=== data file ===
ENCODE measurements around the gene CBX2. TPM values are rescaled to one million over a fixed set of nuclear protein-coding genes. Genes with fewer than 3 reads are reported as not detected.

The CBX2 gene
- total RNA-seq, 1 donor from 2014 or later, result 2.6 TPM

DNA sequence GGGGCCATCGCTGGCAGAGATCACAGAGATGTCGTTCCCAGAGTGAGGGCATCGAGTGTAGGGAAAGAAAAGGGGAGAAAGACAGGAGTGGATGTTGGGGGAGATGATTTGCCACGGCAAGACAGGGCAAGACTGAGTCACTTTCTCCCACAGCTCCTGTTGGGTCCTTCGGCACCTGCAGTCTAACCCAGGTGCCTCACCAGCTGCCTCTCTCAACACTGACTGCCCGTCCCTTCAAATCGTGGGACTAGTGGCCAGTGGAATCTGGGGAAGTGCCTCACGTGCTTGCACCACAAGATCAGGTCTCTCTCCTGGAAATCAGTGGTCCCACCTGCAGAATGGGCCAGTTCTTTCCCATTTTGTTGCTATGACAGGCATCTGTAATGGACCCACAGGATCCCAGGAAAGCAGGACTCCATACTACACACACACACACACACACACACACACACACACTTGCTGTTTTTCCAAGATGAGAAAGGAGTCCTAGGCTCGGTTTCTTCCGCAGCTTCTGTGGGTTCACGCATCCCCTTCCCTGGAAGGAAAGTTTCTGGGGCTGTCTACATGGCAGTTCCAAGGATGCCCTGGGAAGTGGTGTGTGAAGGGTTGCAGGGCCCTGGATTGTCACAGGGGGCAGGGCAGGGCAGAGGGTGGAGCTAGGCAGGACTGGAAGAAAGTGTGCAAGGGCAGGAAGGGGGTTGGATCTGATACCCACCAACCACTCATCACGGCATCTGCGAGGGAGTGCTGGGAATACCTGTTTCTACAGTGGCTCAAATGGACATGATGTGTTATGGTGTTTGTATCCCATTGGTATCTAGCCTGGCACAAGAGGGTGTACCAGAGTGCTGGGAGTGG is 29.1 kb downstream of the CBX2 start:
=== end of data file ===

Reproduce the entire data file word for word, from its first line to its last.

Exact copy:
ENCODE measurements around the gene CBX2. TPM values are rescaled to one million over a fixed set of nuclear protein-coding genes. Genes with fewer than 3 reads are reported as not detected.

The CBX2 gene
- total RNA-seq, 1 donor from 2014 or later, result 2.6 TPM

DNA sequence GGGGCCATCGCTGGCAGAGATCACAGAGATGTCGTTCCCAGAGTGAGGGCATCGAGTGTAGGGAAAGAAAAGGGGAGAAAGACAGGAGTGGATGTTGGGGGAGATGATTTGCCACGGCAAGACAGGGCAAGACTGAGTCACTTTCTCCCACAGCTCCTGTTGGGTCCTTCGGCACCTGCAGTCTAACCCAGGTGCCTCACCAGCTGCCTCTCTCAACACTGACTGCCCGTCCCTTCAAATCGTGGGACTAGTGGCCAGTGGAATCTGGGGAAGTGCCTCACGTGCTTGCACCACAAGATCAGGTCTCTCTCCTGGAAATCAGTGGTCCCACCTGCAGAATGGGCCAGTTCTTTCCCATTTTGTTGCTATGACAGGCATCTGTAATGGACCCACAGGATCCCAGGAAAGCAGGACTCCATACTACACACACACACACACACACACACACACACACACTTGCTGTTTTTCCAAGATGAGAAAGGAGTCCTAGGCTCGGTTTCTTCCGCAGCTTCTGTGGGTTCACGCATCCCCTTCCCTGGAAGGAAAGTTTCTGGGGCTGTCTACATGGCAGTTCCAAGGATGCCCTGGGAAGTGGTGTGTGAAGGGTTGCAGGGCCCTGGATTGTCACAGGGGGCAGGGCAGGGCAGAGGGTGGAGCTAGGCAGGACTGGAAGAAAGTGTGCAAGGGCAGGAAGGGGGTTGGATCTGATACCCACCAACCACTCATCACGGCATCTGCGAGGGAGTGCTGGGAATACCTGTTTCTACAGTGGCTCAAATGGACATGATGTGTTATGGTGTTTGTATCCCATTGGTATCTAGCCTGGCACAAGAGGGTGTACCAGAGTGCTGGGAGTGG is 29.1 kb downstream of the CBX2 start: